What was conceived nearly two years ago on the steps of 22 Martin Road here in Singapore, came a full circle at Common Man Coffee Roasters’ (CMCR) inaugural Curated Cupping event on the 17th of June this year.
It was at the grand opening of the CMCR café back in 2013 that the idea for the organic Tiga Raja coffee mill in Simalungun, North Sumatra was first germinated. At the risk of sounding hopelessly sentimental, it was fitting that while standing outside that same café on 17th June this year, a group of us noticed the first bloom of delicate white flowers from the coffee plants that stand watch over the steps to the café’s entrance. These delicate white flowers seemed a fitting accompaniment to an evening which spoke of promise and fulfilment in the coffee world in Sumatra.
To provide some context, Tiga Raja is the product of a partnership between Leo and Lisa Purba, Five Senses Coffee, CMCR and the local parchment supplier, CUM Talenta. Focusing on developing the local farming groups and rewarding quality practices and production, Leo and Lisa have pioneered transparency and traceability in the region through the Tiga Raja mill. They have acted as a conduit for farmer members to share in the profits of export sales, whilst giving roasters an opportunity to seek out quality all the way back to the farm.
By dealing directly with both the local parchment supply network and carefully selected mill operators with vast local knowledge who are attuned to the expectations of both specialty roasters and coffee consumers, the mill both refines the supply chain and reduces the number of middle men who usually take a cut from the parchment price instead of it going to the farmers. Coffee supplied to Tiga Raja by the parchment network attracts an above-market rate for those farmers who are willing to produce a better quality product known as Gabah Super or ‘super parchment’. This is a local term which was developed to separate the parchment supply network into different green bean categories and indicates a higher standard of farmer production quality.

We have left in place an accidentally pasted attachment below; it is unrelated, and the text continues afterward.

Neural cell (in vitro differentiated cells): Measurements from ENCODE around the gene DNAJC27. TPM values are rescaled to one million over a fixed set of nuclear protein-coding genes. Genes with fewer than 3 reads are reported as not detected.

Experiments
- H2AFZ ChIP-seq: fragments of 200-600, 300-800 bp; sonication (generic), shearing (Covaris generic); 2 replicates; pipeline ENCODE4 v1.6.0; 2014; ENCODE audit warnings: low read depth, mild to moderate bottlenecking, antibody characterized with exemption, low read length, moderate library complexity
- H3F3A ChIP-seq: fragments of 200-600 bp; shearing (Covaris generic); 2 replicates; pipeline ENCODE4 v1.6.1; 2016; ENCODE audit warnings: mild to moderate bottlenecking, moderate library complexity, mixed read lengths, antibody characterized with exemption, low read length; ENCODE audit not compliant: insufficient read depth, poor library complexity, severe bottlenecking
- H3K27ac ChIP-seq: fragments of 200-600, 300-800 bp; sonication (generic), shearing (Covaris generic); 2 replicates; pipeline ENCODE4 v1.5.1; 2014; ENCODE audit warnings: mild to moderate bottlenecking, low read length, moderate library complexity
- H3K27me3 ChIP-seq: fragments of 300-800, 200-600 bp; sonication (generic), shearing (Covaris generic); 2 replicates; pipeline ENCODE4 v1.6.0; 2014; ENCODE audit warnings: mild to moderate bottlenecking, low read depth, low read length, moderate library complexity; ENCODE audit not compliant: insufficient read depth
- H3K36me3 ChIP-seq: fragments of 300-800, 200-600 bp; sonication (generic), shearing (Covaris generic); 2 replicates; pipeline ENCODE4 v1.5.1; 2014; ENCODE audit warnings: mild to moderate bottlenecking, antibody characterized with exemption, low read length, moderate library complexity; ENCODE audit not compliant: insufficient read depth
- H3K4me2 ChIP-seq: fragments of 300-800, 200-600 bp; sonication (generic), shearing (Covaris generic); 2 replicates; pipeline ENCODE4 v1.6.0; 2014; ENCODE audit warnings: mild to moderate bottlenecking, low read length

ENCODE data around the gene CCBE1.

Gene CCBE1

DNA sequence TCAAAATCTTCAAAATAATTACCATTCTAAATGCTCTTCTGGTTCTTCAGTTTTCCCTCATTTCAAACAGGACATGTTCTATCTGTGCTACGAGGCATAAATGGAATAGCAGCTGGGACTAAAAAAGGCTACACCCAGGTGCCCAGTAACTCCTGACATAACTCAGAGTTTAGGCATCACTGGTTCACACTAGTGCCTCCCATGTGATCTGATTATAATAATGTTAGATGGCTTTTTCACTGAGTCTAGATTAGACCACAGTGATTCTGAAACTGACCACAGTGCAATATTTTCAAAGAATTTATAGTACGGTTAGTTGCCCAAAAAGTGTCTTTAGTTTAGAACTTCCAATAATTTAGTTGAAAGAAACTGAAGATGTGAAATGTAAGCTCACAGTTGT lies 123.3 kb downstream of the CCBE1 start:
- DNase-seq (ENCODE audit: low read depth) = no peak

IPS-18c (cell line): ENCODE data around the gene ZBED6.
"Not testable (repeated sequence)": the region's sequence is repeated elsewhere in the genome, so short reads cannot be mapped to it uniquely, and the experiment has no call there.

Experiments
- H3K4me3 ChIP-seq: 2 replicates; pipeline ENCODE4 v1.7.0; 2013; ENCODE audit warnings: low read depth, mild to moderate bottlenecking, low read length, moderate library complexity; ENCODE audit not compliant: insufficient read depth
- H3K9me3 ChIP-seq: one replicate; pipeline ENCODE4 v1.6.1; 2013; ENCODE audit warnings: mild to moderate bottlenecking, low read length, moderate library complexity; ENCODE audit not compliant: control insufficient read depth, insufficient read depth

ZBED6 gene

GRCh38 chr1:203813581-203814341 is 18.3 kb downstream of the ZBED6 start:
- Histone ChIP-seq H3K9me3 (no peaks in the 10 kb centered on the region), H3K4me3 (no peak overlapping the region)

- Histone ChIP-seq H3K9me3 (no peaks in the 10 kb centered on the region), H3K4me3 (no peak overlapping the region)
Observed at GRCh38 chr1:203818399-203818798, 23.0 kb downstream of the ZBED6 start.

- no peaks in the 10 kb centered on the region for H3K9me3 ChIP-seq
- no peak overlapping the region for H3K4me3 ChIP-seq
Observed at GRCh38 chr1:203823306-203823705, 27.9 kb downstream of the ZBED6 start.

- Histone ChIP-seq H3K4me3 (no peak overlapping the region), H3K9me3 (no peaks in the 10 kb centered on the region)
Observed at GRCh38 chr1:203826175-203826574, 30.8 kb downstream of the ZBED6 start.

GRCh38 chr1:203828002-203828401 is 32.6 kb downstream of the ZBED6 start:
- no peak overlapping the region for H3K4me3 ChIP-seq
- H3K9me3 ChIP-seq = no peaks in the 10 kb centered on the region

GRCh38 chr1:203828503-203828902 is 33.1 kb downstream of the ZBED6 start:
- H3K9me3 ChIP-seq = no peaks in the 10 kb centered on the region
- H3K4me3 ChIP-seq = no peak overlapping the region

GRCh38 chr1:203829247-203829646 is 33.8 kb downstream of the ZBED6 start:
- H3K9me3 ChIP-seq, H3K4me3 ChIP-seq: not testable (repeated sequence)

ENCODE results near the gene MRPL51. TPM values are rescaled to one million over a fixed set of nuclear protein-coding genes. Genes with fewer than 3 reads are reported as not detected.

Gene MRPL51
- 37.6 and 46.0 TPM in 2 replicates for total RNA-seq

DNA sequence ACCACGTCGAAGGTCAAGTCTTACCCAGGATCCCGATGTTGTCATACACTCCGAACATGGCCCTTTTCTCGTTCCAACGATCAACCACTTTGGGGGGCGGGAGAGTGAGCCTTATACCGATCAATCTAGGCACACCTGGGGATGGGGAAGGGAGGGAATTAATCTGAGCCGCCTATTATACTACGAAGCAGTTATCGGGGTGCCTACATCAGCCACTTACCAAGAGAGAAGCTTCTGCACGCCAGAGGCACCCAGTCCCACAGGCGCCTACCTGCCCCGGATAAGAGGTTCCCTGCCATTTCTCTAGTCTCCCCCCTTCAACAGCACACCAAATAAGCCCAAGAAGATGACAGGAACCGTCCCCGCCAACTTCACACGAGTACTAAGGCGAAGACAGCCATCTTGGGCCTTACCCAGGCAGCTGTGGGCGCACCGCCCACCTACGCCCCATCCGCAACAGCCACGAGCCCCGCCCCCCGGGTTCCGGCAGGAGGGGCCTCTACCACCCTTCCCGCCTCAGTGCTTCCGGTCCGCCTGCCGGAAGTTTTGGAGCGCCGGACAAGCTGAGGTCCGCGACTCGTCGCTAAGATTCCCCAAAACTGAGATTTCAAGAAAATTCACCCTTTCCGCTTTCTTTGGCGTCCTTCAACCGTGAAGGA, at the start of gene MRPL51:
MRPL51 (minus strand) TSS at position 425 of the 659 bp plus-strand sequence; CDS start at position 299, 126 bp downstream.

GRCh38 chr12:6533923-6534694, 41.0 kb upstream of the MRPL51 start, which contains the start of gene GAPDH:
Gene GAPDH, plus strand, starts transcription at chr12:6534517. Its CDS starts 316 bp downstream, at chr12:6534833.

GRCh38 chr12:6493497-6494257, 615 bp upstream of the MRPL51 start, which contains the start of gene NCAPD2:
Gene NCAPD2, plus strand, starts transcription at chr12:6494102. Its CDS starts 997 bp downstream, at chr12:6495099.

Both the parchment supply network and mill are actively involved in educating farmers about how to achieve this parchment quality by offering incentives to increase quality, based on sustainability and traceability. This mission and the challenges faced in accomplishing it, was the subject of the presentation on the night in question. At the conclusion, we cupped some of the incredible coffees being processed at the mill.
The participants at the event came from as far away as Kuala Lumpur and were treated to the best that North Sumatra has to offer, including a brilliant natural process coffee called Lima Putri or ‘Five Daughters’, which was named after the five daughters of the family who work at the farm where this coffee was produced. It was in reference to this particular coffee and the family who produced it, that the evening reached its emotional peak. Lisa movingly explained that through the sales of Lima Putri, the family is now able to send all five of their girls to school instead of keeping them home to work, thus changing their lives dramatically and potentially well into the future.
Throughout the evening, those in attendance were treated to some great insights into the trials and triumphs faced when developing a coffee mill in the wilds of North Sumatra. Many stories were shared and, most importantly, some fantastic coffee was on display from a region that we are only just beginning to see blossom.
We now look forward to our next Curated Cupping event at the end of July.